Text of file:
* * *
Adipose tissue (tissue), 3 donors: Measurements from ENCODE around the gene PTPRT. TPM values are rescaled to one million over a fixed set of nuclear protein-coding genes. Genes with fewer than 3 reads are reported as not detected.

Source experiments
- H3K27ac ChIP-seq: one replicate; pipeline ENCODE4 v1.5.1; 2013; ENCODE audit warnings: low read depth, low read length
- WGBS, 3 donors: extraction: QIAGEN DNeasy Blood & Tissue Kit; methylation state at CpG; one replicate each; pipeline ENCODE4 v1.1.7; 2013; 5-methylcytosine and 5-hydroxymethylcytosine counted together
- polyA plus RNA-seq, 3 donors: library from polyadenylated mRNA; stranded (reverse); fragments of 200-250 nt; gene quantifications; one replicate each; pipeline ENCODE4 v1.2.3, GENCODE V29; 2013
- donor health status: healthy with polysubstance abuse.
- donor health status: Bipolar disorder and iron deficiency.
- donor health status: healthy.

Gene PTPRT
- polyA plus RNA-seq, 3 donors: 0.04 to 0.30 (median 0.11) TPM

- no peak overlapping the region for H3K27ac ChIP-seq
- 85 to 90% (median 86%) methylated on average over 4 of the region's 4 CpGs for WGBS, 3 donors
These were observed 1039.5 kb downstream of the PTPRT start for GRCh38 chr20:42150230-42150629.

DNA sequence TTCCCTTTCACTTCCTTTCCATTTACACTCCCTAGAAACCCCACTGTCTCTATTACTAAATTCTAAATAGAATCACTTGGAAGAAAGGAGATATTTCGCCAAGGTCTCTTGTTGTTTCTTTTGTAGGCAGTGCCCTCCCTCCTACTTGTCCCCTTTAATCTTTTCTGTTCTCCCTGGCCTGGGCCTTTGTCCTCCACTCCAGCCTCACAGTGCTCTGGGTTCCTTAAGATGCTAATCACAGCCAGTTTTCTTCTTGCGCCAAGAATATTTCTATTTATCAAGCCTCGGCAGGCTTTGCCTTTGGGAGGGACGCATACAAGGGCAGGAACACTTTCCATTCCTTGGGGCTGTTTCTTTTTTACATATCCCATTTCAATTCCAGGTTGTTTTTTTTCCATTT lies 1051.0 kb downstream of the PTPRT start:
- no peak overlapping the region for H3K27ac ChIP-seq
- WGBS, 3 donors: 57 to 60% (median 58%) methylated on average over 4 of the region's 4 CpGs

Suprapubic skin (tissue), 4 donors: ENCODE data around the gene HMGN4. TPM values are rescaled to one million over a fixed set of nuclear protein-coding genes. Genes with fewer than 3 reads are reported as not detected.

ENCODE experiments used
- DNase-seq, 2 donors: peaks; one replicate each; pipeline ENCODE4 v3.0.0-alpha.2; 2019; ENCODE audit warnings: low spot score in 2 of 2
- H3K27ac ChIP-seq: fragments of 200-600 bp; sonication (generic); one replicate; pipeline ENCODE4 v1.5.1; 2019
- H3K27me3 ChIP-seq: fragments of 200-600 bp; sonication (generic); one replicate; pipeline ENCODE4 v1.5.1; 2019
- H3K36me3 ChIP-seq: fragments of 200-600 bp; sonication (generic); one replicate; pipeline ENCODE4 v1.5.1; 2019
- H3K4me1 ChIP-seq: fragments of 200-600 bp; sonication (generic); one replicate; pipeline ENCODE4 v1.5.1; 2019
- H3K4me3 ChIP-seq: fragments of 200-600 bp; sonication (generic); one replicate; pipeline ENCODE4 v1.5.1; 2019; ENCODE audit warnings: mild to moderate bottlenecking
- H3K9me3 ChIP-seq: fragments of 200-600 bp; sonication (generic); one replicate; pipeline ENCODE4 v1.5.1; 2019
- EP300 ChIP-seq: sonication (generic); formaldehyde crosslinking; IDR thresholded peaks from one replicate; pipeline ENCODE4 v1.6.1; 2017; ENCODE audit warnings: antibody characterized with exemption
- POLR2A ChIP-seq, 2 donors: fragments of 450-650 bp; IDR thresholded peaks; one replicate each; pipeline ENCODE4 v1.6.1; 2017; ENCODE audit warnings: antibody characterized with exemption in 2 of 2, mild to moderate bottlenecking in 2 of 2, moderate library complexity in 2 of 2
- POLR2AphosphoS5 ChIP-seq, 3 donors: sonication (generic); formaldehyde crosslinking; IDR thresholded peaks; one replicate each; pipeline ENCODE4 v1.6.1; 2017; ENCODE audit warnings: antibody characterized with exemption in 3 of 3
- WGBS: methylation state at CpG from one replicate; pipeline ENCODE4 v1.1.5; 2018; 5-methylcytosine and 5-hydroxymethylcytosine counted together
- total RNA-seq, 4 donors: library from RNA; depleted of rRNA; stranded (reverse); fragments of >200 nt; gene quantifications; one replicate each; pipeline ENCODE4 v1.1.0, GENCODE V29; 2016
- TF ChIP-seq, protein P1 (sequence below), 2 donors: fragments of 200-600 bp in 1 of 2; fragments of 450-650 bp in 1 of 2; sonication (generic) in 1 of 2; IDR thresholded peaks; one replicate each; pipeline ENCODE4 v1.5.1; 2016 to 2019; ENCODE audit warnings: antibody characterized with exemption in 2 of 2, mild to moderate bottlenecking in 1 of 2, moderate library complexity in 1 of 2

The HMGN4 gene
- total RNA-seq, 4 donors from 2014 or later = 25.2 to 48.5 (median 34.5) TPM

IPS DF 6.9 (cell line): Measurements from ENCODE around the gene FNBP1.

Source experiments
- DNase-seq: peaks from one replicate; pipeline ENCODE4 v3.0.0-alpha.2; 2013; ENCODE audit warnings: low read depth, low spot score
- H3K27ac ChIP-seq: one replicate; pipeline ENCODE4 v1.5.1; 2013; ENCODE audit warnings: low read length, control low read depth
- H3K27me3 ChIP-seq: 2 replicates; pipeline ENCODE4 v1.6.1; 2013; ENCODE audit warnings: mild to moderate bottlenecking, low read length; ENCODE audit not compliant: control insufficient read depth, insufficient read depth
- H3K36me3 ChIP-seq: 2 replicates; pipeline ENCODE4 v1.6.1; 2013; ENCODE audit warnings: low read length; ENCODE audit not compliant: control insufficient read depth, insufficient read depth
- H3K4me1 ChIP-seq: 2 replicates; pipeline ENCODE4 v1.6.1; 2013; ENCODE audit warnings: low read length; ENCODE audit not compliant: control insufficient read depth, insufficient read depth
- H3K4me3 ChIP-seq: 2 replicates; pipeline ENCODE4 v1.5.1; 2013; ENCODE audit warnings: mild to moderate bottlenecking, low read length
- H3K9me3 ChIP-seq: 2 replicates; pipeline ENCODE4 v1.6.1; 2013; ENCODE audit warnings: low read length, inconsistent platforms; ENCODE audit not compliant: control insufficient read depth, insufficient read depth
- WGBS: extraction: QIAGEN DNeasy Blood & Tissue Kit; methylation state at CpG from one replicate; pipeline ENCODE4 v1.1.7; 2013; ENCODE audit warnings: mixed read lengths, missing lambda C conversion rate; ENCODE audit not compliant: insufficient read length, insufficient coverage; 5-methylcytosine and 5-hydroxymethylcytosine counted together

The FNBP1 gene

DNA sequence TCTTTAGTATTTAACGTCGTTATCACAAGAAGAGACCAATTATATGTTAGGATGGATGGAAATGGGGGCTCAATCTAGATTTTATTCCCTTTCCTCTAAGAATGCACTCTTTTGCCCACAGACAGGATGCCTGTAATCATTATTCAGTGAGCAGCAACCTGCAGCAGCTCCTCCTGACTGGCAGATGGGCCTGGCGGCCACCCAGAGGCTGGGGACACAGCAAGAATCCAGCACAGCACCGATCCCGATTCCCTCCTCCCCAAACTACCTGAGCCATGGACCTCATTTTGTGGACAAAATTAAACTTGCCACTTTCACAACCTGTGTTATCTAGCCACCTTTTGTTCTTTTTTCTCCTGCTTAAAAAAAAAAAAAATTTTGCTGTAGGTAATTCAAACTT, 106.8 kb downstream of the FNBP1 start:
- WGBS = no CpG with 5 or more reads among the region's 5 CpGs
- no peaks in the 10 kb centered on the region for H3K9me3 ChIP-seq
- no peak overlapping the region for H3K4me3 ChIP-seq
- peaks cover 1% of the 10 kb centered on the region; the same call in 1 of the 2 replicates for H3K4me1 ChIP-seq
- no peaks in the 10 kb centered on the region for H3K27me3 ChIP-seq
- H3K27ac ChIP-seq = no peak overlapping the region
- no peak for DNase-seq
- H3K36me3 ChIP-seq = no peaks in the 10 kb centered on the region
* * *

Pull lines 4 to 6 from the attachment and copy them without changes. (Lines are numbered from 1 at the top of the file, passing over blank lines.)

- WGBS, 3 donors: extraction: QIAGEN DNeasy Blood & Tissue Kit; methylation state at CpG; one replicate each; pipeline ENCODE4 v1.1.7; 2013; 5-methylcytosine and 5-hydroxymethylcytosine counted together
- polyA plus RNA-seq, 3 donors: library from polyadenylated mRNA; stranded (reverse); fragments of 200-250 nt; gene quantifications; one replicate each; pipeline ENCODE4 v1.2.3, GENCODE V29; 2013
- donor health status: healthy with polysubstance abuse.